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After Paul D. finds his old slave friend Sethe in Ohio and moves in with her and her daughter Denver, a strange girl comes along by the name of "Beloved". Sethe and Denver take her in and then strange things start to happen...Written by
Jeremy Cohen <firstname.lastname@example.org>
I just finished watching Beloved for the first time. I neither read the book nor knew anything about it ahead of time, so my expectations were wide open.
I'm not going to recount all the prior comments about how difficult it was to follow - although I enjoyed a mental challenge for once in a movie - and the tremendous acting by the actress who played Denver. I'm definitely going to watch it again a few times (and, of course, I'm going to pay attention to the deer scene and look for cars).
I have a few comments that weren't yet listed here.
One is the symbolism of the rocking chair - a symbol of maternal instincts (a rocking chair connotes images of a mother and child). The reason Beloved can lift the rocking chair over her head is to symbolize her connection with her mother - her maternal link is what gives her "strength" and "life." Also, when Sethe becomes ill, and Denver is forced to look for work/food, the rocking chair is in the forefront of the scene when she finds a food offering on the tree stump. The rocking chair is lying face down on the porch, symbolizing the turmoil in the maternal relationship between Denver and Sethe. When Denver waits outside for Mr. Baldwin, the rocking chair is right again. She doesn't need the maternal link, and it symbolizes her strength on her own - apart from her mother.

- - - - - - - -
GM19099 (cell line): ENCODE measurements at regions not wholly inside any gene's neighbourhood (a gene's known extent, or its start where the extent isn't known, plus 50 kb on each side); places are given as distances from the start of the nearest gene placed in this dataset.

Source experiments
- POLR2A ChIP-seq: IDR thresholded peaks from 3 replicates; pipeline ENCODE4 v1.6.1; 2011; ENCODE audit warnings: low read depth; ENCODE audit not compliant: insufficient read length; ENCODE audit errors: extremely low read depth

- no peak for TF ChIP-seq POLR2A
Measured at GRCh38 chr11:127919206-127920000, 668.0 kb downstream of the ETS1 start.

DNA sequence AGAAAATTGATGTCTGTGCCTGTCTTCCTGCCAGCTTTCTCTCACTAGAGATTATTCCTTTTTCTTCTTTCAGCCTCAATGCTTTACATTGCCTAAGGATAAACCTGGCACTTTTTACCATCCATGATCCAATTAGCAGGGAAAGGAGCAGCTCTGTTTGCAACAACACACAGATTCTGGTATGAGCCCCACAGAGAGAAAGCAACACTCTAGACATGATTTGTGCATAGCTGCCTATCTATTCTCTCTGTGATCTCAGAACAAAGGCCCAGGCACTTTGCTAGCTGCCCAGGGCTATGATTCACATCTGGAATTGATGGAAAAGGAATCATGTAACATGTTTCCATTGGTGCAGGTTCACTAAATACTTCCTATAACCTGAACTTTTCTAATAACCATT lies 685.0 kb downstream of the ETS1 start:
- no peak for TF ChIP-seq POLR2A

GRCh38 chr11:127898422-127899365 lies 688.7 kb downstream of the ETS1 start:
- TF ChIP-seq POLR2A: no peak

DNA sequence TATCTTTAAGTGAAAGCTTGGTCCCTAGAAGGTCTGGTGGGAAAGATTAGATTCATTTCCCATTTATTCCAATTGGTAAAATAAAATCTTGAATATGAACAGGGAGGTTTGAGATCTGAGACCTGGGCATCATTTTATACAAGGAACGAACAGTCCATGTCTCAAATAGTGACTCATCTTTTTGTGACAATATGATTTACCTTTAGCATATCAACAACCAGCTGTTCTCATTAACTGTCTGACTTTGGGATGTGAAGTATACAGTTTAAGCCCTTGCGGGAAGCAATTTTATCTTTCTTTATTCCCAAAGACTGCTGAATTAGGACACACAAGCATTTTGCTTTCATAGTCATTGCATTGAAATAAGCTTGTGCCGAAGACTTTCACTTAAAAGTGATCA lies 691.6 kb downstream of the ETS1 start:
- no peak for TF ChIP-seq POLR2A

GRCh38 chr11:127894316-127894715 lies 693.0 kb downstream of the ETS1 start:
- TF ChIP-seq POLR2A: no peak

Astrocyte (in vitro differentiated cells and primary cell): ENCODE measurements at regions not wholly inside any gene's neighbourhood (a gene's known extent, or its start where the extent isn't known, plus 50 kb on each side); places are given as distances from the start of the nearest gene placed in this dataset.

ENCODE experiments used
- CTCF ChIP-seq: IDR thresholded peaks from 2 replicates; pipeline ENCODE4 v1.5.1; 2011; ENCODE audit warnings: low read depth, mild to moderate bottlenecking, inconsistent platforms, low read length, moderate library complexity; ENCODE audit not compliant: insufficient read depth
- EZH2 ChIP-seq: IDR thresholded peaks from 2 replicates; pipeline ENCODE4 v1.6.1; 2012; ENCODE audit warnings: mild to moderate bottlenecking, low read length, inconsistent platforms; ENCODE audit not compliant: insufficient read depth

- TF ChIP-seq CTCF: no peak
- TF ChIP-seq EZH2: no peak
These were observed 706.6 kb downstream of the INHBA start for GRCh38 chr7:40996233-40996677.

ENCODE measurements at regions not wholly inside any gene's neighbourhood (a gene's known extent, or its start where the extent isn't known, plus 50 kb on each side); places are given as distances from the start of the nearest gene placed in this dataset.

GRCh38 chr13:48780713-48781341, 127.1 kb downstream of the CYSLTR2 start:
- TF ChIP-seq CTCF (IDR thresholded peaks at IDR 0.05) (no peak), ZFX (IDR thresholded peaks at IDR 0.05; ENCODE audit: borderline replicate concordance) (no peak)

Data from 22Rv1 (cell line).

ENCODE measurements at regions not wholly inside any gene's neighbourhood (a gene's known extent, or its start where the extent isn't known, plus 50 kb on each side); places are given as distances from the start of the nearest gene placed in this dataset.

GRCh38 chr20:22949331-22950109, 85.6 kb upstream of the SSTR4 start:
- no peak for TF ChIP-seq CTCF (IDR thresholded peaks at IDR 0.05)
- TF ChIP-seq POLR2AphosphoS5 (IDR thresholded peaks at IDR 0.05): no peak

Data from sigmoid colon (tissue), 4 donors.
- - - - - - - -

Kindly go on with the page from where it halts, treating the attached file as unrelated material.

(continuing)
Some people have commented that Sethe should not have killed her children, but should have taken that rage and fear and directed it against the white man. Well, in the end, when she finally raises her ice pick against Mr. Baldwin, and not against her own, does she finally release the ghost of her Beloved.
The movie is amazing. I've only seen it once, but there are so many subtleties to it, that those who say they didn't get it, didn't get it because it's too much trouble. It's like the difference between reading The Fountainhead and reading The Shining. So it doesn't get in your face. Use your brain.
On a negative note, after reading some of the comments about the sound-editing, I have to point out that when Denver leaves her yard on her own for the first time - in the middle of the day - the cricket sounds in the background make no sense. Most crickets are hanging out somewhere in the daytime. They're nighttime noises. Oh well.
As far as Baby Suggs is concerned, she reminded me way too much of Yoda. "Turn away from the Dark Side, Denver."
I'm going to watch it again.
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